1. Keep The Game Moving
Don’t assume it’s the size of the group or the other players who are slowing your group down. Evaluate your pace of play, do it often and honestly. If you keep finding the others waiting for you, you’re a slow player. Golf course Kelowna told us: “A foursome or even bigger groups should be able to complete a round in four hours, so encourage the others to keep just far enough behind the group in front throughout the round.”
Practise “ready golf” (hit when ready, rather than waiting on everyone else’s movements). Around the greens and tees, be in place with a club selected and mentally prepared to play when it’s your turn. Every golfer has been frustrated by a slow group ahead taking forever to clear a green.
Don’t search for lost balls for longer than necessary and for an absolute maximum of five minutes.
2. Control Your Temper
In a junior final match, I won in the end, but I’d missed a short putt and thrown my putter high over the gallery. In the car on the way home, there were no congratulations from my dad, just an uneasy silence. Eventually, he said: “If I ever see you throw a club again, you’ll never play in another golf tournament.” That woke me up and stayed with me, and I’ve never thrown a club since.
Abusing equipment, profanities, and sulking just make an uneasy atmosphere for everyone. Golf has frustration built in for every player, not just you. Observe how others deal with it. They may regard you as a weak opponent, so vent it when other people are unaware, perhaps by hitting your next tee shot harder, for better or worse.
3. Respect Other People’s Time
Your golfing partners and opponents may have cleared a space for your golf date, so respect their effort and time and make it, even if you’d rather clear out the garage or move it back a day.
Help the club and everyone who plays and works there by turning up in good time for your tee times, lessons and social occasions.
4. Repair The Ground You Play On
The two-pronged pitch mark tool is the first thing into my pocket. You may prefer a penknife or long tee, but make sure you have it ready. It’s part of the reward for a good shot onto the green. Replace divots out of the course to help them recover, and use seed mix to refill any big gouges you make on the tee.
Rake bunkers like you mean it. Don’t be the guy who hits a bad bunker shot then doesn’t tidy up afterward. Leave any bunkers in a state you’d want to play for yourself.
5. Be A Silent Partner
Stay still and silent from the moment another player sets himself or herself – until their shot is done. Many people are unaware of how offputting their practice swings and other movements can be in an active player’s vision and the amount of time it wastes.
Even with the soft tread of spikeless shoes, the green between another golfer’s ball and the hole should be regarded as hallowed turf and stepped over or around. Never stand in the line of a shot, either in front or directly behind, and be aware if you are making any movement, noises or cast shadows you’re making in the area of play.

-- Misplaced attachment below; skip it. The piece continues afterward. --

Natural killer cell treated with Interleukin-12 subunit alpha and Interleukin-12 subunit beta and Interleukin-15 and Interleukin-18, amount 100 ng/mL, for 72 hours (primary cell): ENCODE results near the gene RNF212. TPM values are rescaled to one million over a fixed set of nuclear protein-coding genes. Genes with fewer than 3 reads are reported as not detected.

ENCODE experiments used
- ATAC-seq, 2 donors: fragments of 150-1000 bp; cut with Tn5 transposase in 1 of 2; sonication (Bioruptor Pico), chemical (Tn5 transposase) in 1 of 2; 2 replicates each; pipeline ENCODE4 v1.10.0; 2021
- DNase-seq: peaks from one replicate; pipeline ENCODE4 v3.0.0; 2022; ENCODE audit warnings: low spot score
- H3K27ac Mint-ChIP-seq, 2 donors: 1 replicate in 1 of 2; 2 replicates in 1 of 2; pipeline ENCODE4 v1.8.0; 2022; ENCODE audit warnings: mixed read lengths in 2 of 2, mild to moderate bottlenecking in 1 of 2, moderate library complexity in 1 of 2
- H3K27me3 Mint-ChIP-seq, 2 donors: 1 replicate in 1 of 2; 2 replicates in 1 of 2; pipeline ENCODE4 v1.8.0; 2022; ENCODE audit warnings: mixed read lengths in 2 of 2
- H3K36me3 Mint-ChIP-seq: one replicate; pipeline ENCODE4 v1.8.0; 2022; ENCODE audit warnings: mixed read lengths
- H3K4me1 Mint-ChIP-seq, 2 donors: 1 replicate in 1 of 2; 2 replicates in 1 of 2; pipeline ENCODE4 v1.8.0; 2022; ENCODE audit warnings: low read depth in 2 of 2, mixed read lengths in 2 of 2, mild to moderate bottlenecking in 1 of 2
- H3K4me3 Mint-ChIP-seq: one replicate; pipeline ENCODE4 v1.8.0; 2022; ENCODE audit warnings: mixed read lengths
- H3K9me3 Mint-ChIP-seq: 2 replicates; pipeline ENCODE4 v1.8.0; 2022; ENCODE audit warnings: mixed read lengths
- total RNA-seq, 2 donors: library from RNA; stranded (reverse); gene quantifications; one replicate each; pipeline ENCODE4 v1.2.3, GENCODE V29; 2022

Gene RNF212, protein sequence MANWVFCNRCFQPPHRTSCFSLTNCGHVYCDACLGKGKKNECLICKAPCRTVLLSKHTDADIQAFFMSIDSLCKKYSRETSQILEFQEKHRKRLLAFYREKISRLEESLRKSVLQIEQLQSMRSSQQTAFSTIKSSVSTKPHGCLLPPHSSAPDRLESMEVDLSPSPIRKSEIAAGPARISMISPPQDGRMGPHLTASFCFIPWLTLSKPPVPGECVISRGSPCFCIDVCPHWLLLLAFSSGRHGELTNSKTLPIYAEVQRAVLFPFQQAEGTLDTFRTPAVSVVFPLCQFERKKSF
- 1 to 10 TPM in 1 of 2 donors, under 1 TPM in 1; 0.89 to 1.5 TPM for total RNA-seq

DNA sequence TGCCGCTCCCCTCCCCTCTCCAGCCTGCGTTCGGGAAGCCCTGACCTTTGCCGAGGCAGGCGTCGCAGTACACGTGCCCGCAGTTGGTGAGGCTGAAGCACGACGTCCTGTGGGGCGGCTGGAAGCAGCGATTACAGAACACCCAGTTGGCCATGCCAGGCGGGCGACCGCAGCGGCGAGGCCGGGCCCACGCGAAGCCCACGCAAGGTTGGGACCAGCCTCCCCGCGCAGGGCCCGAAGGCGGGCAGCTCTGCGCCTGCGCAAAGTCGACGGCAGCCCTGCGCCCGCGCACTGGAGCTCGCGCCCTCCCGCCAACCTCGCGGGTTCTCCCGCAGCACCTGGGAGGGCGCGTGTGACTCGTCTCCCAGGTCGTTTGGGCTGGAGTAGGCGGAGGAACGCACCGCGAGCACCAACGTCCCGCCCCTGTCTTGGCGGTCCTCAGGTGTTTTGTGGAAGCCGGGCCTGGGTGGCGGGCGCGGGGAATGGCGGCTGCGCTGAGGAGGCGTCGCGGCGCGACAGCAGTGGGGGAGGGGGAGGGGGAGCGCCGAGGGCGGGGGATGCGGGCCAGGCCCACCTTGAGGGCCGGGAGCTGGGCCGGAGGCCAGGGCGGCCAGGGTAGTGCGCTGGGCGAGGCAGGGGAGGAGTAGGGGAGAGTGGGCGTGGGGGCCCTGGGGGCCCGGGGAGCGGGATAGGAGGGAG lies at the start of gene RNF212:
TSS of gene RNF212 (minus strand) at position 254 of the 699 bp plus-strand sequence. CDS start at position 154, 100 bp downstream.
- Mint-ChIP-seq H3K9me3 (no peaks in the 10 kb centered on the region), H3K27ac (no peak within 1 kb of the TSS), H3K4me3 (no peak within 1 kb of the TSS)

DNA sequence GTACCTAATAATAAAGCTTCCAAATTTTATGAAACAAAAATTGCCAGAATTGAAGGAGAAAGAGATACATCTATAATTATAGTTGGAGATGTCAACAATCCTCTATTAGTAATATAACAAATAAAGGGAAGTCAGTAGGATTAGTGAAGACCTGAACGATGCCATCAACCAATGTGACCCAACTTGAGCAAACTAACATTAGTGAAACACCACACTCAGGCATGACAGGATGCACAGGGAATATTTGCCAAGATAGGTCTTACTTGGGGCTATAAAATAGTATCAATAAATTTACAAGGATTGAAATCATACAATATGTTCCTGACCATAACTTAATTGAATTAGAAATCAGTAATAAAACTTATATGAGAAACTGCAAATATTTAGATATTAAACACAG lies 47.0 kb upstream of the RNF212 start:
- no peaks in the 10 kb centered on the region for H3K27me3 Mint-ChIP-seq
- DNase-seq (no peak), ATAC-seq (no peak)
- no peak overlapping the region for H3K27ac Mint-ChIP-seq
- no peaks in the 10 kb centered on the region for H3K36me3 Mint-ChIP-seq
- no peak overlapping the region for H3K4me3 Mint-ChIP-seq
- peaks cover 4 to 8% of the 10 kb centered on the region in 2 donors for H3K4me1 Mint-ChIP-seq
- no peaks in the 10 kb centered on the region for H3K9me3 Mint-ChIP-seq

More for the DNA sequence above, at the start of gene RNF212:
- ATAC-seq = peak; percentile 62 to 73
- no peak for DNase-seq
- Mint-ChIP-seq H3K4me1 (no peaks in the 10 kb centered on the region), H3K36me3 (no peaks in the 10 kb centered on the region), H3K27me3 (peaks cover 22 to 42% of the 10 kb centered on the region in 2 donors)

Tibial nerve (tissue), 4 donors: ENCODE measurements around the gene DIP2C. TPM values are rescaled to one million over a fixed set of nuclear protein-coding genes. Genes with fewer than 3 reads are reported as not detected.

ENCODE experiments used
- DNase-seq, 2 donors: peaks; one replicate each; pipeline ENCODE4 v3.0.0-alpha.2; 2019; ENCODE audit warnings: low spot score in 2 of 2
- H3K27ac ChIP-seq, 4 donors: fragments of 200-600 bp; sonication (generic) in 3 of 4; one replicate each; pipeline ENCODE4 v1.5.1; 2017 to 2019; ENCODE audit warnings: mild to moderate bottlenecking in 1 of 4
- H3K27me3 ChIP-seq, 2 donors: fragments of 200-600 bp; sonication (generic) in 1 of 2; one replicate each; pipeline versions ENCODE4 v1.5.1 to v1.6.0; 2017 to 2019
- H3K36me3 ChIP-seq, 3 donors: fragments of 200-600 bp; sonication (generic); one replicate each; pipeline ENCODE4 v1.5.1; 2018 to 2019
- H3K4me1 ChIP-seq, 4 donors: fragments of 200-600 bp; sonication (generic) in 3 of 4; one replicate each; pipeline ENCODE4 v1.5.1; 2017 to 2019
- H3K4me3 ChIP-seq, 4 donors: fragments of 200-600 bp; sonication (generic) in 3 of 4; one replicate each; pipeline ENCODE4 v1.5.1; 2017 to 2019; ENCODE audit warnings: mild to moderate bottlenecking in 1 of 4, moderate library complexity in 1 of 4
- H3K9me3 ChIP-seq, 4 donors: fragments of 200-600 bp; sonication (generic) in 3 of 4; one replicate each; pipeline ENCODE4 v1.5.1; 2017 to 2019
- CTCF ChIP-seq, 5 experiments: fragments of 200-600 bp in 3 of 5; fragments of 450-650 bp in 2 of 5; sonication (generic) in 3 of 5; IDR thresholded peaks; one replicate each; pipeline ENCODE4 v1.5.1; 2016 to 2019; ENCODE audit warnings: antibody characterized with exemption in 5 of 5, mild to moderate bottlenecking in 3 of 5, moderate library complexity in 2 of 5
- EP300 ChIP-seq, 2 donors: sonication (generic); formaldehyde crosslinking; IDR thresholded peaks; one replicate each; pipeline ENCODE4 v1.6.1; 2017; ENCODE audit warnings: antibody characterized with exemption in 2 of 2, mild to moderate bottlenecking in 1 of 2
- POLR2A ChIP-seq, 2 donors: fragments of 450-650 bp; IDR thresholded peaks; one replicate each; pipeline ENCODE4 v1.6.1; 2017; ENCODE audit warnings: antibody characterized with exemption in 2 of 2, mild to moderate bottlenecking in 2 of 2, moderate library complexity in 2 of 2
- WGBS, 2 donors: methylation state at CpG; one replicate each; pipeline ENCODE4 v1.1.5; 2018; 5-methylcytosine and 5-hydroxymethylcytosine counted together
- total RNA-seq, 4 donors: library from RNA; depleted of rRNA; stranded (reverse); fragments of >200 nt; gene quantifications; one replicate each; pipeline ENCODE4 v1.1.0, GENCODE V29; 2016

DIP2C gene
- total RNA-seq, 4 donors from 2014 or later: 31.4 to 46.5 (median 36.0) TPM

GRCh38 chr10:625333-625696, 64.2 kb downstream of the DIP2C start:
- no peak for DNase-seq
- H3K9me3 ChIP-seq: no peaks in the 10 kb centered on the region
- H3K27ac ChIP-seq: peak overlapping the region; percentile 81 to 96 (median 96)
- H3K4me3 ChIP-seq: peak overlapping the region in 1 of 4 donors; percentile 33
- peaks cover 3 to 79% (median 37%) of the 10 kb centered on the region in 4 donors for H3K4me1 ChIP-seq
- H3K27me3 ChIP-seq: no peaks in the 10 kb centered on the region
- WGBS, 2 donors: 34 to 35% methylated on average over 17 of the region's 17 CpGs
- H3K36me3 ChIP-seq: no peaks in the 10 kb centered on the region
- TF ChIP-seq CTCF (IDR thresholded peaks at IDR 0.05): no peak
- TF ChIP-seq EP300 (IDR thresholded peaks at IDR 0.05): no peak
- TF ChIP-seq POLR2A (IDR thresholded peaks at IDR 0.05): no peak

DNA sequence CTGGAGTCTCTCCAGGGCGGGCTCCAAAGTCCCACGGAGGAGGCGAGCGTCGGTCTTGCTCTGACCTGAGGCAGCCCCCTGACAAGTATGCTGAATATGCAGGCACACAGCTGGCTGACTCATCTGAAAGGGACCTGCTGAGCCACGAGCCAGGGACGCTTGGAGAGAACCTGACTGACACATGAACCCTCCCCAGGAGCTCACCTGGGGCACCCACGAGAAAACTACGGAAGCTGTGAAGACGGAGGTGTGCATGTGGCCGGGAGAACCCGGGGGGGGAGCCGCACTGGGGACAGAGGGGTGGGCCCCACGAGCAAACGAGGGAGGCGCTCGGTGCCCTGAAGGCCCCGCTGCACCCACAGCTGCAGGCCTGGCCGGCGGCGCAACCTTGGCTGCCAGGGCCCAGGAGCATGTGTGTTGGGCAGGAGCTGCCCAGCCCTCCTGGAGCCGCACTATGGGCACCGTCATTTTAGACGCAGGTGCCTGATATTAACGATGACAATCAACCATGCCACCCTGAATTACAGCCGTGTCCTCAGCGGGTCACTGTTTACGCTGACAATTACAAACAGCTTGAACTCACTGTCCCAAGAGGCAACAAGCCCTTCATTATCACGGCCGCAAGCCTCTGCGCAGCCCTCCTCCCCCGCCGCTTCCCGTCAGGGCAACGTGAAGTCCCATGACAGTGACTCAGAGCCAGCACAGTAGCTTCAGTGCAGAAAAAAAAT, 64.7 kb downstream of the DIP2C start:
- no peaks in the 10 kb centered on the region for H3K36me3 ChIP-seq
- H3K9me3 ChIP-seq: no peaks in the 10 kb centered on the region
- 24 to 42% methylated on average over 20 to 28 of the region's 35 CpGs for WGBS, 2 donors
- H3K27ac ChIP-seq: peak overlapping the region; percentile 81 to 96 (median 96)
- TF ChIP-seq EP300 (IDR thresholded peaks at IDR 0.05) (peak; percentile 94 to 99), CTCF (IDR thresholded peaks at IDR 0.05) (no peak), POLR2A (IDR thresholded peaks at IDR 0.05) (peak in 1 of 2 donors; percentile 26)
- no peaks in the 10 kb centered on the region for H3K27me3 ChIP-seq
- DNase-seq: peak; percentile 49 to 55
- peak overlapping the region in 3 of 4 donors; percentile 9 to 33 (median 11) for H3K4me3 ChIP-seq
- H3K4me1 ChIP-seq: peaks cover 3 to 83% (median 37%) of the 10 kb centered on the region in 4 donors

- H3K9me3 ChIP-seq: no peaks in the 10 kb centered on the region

6. Drive An ‘Invisible’ Golf Cart
Golf carts are a pervasive influence on the layout and design of golf courses, bags and equipment, and responsible for many pages of local rules. Whatever your opinion of golf carts, use them considerately in a way that shows your respect for yourself and other course users.
Aim to leave no trace of your cart’s presence. It’s easy to follow the cart in front through the worn, wet and damaged ground, and cause unnecessary wear to the course. Instead, try fanning out and taking a different, less heavily worn route.
7. Look Your Best
From Bobby Jones through Walter Hagan, Ben Hogan, Tiger Woods and Phil Mickelson, the very best players have always been smartly turned out. Easily done, you might think, if it’s all free, but their gear is well chosen and presented, with no caps facing the wrong way or untucked shirts, and no caked mud on shoes and trousers.
Like a well-presented businessman or churchgoer, a smart golfer gives the impression that the place he is going and the people there are special.
8. Turn Off The Cell Phone
At least keep it from ringing, and if you must make calls, do it at a time and place your golf partners don’t even notice. Golf is flogged backward, and a great deal of business gets done on the course, but it should never intrude or delay the game, or be rude or irritating to those who have made an effort and cost of being there.
9. Lend A Hand When You Can
Much of golf’s etiquette is unwritten and boils down to acts of consideration and kindness that keep you and your group together and making progress.
Look for opportunities to help find a lost ball, or even better, be an extra pair of eyes for other players’ shots to help prevent their balls becoming lost. Look out for dropped clubs, head covers, and other belongings, and check with other groups as you meet them, handing them back with an encouraging word.
10. Learn The Little Things
There are many, many other actions that mark out a considerate golfer, all performed with a thought for players, equipment, and environment. Observe other players with a sharp eye and a willingness to give and to learn, and you’ll see all the details such as letting flags down gently, checking and putting right spike marks when leaving a green, and knowing when to let a faster group play through.
If golf seems like the most frustrating thing in the world, it still finds a way of repaying favors. It may be a tiny mental lift from a single act of kindness, but the little things add up to an enjoyable shared experience you’ll want to keep coming back to.